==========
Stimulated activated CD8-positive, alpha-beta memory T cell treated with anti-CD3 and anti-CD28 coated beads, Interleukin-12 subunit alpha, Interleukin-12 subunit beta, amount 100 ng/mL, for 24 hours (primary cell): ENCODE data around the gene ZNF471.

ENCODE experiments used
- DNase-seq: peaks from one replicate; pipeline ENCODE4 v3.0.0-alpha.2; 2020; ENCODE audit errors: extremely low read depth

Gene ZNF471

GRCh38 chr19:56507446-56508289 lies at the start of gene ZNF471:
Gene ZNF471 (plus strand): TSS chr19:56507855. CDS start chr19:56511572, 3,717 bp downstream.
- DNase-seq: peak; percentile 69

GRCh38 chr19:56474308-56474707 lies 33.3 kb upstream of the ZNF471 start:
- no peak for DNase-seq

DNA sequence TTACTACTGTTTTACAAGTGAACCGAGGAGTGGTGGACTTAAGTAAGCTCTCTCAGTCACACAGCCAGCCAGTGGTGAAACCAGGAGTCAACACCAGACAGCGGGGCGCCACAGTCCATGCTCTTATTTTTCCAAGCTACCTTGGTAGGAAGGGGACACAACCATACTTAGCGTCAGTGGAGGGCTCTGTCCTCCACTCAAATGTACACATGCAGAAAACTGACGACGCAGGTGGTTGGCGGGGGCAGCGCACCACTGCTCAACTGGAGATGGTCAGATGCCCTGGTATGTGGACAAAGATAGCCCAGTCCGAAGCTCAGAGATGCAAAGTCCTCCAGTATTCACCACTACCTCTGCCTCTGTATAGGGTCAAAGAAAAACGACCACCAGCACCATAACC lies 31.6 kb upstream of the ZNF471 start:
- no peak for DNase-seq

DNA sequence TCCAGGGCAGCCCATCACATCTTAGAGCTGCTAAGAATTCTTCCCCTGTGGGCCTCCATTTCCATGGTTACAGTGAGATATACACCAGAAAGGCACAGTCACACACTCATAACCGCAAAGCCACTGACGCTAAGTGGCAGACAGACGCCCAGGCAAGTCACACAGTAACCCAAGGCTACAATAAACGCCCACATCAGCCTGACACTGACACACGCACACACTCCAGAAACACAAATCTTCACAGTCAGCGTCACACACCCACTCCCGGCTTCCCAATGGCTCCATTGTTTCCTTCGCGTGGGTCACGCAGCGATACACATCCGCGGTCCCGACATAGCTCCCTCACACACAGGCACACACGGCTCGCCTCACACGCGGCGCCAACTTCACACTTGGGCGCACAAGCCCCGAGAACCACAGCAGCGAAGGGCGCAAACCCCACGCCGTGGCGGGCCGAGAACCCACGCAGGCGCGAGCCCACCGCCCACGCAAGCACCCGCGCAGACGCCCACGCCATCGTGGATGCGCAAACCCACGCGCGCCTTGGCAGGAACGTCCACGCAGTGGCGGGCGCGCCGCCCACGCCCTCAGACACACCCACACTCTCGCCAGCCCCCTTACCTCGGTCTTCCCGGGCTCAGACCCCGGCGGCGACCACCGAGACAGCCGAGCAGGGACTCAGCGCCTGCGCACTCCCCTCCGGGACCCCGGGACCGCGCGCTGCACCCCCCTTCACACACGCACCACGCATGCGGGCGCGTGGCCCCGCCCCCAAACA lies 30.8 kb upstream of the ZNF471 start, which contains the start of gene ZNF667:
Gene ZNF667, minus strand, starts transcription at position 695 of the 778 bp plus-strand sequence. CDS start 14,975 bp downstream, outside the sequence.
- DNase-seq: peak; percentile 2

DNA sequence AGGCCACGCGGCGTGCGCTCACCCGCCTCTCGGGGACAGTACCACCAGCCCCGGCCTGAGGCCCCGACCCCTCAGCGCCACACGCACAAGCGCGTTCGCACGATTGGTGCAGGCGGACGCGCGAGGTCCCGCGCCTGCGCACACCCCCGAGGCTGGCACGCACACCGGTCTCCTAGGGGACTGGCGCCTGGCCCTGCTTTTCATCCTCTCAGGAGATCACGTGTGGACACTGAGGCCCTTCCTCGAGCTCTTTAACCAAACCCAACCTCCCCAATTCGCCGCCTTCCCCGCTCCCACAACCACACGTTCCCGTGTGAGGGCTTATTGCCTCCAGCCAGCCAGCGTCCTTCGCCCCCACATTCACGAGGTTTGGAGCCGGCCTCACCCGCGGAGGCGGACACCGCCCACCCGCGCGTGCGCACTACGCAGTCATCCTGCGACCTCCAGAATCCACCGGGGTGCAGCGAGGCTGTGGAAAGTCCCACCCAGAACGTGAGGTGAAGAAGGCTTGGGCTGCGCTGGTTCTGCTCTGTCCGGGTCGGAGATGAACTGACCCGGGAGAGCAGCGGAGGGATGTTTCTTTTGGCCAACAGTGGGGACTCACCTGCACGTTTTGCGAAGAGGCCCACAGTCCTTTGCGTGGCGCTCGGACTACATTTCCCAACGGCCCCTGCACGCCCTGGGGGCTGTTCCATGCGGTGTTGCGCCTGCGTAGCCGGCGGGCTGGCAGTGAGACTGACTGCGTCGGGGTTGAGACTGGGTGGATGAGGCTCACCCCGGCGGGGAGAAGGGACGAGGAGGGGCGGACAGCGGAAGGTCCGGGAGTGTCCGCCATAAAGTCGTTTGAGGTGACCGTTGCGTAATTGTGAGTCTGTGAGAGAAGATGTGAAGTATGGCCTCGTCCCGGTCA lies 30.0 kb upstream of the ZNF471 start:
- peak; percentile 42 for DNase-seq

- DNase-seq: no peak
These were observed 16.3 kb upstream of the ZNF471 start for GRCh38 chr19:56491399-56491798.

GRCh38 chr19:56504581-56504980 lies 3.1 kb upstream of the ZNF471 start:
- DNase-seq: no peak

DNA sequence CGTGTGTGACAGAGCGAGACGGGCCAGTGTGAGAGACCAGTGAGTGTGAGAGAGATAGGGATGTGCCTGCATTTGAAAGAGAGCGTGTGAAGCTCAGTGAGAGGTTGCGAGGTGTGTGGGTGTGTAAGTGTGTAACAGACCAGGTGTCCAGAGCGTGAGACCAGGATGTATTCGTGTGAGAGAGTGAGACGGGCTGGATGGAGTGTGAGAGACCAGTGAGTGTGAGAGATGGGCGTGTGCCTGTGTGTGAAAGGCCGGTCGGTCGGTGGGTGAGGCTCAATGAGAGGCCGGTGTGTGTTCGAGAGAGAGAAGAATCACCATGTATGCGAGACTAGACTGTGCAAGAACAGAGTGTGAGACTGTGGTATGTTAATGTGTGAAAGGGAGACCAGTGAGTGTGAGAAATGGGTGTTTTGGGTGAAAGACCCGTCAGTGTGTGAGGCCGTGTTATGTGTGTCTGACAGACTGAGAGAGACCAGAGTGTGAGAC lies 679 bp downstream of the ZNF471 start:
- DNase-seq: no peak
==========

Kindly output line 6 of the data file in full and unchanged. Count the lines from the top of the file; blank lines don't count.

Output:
Gene ZNF471 (plus strand): TSS chr19:56507855. CDS start chr19:56511572, 3,717 bp downstream.